#2 Cherub came home from her first day of 7th grade yesterday and asked, “What makes me special?” I thought this might be a preface to her upcoming birthday, but it was homework, a getting-to-know-you worksheet from one of her teachers. (The worksheet also required her to calculate how many days she’s been alive. As she scribbled the numbers out on a piece of scrap paper, I resisted the urge to say, “Sweetie, what makes you special is that you’re doing that math by hand right now rather than grabbing a calculator…”)
These sort of worksheets are a minefield for kids with unorthodox histories. For example, another question asked “Are you the oldest, middle, or youngest child in your family?” #2 is the youngest in our household, but has two younger brothers who live elsewhere. Trying to help, I asked, “Which feels more true for you in your daily life – that you’re the youngest or in the middle?” to which she replied with a smile, “I always feel like the oldest, but we won’t go there…”
Hilarious. And true.
Another worksheet asked her to create a timeline of important events in the life of one of her parents (“or someone important in your life”) in the 5 years before her birth. I was like, “Well, I fled from an abusive marriage, worked for a new age guru, and lived under an assumed name…” !?!?!?! Lord have mercy if this little timeline project ever became something she had to stand up and explain to the class. Ultimately, we used meaningless neutral statements such as, “In 2001, my mom moved back to New England…”
Then she faced the same question about herself – what were the important events in her life? I was like, “Oh honey, you should THROW DOWN on this one. You list the things you’ve been through and YOU WIN this little timeline contest.” I was a bit salty at this point. We’re in the FIRST DAY of school. It’s a little early for this level of parsing to be required.
THIS DOG needed a walk, so I said that I’d think about all these questions as I looped the block. But the answer was clear: the most special thing about my kids is the lives they’ve lived in the midst of their complicated timelines. The amount they’ve overcome is staggering.
I want her teachers to know this about her. That while she has the ability to blend in, and pretend that the most special thing about her is her artistic skill or her beautiful singing voice, undergirding all of that is the truth that this kid is tough as nails.
The Cherubs have the capacity to to appear completely normal. Which is their dream in life right now. Of course, the thing messing up their plan is that when people see Steve & me, the jig is up; it’s apparent that they’re adopted. In this way, Steve & I are a burden to our children, as well as a blessing. That’s hard for them…and for us.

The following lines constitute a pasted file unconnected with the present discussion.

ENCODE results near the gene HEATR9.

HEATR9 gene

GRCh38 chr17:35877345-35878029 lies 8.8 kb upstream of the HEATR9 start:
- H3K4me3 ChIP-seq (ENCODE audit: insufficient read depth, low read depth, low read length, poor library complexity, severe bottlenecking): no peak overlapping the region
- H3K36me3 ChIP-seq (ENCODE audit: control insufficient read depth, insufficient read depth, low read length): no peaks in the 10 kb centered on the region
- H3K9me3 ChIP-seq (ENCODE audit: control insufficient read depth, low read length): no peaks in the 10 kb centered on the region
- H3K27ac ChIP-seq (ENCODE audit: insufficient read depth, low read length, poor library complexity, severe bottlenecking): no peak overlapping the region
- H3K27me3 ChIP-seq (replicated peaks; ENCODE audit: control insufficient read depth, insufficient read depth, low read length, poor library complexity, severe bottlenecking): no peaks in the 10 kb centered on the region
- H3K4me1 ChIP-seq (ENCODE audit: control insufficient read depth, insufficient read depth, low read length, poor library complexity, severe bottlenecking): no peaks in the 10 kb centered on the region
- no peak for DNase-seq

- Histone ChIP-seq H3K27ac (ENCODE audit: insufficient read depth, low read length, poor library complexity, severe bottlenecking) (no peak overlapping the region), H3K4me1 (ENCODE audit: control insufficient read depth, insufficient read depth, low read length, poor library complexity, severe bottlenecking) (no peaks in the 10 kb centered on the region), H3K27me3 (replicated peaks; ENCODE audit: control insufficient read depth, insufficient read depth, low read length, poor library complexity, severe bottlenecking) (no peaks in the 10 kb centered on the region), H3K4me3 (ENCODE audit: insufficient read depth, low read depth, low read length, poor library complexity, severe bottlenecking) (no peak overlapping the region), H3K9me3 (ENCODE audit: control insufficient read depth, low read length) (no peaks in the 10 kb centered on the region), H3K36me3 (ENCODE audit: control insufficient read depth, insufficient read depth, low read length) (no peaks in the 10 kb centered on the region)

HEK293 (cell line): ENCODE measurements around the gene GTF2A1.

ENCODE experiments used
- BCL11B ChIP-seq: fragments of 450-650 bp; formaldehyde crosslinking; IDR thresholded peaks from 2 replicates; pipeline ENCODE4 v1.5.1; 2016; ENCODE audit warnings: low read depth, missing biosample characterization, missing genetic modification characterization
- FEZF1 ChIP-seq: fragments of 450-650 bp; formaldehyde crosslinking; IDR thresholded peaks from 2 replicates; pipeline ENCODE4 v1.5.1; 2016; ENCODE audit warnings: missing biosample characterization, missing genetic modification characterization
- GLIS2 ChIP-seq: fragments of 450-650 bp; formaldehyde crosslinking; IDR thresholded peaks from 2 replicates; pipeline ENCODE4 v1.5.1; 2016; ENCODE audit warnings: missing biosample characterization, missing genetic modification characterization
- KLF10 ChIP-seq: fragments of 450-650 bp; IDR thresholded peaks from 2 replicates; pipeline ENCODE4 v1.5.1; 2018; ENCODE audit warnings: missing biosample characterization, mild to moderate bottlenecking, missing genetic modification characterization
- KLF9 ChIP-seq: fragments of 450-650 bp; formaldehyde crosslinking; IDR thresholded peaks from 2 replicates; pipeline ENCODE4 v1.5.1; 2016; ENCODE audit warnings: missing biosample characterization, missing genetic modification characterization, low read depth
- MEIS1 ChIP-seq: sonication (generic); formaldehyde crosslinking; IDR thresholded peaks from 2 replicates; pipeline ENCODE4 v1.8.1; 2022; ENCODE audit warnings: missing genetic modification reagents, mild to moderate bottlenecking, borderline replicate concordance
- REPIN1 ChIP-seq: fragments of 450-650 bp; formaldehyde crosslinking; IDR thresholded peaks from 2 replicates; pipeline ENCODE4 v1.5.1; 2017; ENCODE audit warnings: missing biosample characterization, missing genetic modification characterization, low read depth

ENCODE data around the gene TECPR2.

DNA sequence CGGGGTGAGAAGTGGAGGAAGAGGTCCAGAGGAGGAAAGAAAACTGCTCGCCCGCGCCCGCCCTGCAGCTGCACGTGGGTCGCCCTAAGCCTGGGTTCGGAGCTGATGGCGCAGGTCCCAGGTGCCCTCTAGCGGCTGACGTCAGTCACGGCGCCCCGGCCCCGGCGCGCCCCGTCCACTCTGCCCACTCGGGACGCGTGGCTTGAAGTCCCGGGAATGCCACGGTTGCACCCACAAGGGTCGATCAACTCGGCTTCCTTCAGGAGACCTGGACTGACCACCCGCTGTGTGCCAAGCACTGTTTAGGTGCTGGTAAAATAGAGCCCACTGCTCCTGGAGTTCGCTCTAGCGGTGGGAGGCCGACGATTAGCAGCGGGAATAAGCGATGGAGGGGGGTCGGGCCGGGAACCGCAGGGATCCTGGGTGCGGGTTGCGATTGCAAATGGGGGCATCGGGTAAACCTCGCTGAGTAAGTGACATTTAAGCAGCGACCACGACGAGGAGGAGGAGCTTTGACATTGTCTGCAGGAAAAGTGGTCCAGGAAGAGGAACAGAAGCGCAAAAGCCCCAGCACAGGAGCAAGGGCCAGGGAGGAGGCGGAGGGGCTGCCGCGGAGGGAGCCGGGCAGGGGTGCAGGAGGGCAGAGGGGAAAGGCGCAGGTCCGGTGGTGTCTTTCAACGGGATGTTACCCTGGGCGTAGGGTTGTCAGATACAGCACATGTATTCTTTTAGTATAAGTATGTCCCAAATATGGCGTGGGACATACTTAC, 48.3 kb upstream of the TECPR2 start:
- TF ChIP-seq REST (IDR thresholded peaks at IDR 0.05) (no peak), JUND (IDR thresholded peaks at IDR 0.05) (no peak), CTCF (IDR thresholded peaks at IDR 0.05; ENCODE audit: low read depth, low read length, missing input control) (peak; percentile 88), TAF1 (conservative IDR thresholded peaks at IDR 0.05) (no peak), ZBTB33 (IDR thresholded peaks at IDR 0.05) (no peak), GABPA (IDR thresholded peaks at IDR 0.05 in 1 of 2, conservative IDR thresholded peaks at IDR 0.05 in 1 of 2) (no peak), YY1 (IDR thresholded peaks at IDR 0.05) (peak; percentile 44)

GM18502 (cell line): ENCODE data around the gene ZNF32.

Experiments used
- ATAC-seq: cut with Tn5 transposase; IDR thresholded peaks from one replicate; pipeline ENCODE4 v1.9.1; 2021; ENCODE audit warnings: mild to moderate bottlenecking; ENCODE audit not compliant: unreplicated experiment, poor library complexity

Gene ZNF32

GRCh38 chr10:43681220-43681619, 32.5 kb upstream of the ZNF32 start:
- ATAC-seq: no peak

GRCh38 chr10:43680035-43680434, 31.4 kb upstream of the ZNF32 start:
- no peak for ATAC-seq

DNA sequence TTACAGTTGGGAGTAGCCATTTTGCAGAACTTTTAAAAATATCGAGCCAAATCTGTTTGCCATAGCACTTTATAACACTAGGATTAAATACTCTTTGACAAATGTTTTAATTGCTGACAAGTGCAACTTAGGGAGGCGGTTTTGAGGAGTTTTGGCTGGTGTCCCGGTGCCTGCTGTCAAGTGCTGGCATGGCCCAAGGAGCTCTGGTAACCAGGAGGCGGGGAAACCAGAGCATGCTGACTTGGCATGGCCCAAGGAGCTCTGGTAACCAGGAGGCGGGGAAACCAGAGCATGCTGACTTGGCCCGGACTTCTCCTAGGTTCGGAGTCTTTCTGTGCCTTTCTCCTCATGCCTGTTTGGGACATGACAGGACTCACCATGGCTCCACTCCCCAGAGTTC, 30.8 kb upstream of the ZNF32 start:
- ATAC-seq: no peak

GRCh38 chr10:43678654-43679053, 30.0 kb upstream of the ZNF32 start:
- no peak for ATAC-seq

But when I read something like this, from Hope Heals author Katherine Wolf, I wonder if it might all be part of the plan:
“Maybe in our limitations those we love can find a new way to flourish, not in spite of their constraints but because of them. And their imaginations get baptized into a new way of seeing themselves, and the world, and us. And maybe ours can, too. And in the places where there are scars and losses and holes from what used to be, something new and wonderful can start to grow…”
Ultimately, #2 opted for privacy. Her timeline lists things like, “In 2015 I got my first dog!” I don’t blame her. Bergie is a pretty fantastic addition to any timeline she lumbers through. But it’s all another reminder that our story is different, and doesn’t lend itself to easy explanations. Which is hard at any age, but doubly so when you’re a teen.
I appreciate this Modern Love piece by Tova Mirvis. It’s about helping her son navigate her divorce, and the reality that while his father still practices Orthodox Judaism, she no longer does. At one poignant moment, when her son asks her if she’ll love him if he makes different choices than hers down the road, she says, “You don’t have to match the people you love…”
I feel like that’s the banner over our family. We don’t match on the outside. Our timelines aren’t one single line, but four wild zigging zagging scribbles that intersected and began to zig and zag together. But as the weeks and months and years go by, we match more and more on the inside. We’re on a path together. People can’t see it, but it’s there, and I trust it. And I’m learning to live into the truth that what makes you special isn’t something you can sum up on a seventh grade worksheet.
About the Family
Trish Ryan and her husband Steve adopted their children Cyrus (14) and Reena (12) from foster care in May 2016. Steve works in Biotech, Trish is an author and former attorney, and together they pastor Greenhouse Mission Vineyard Church in Cambridge, MA. They also have a rescue dog named Bergie. Trish blogs about their adoption experience at Trishryanauthor.com/blog
This post was originally posted here, and is re-posted here with the author’s full consent.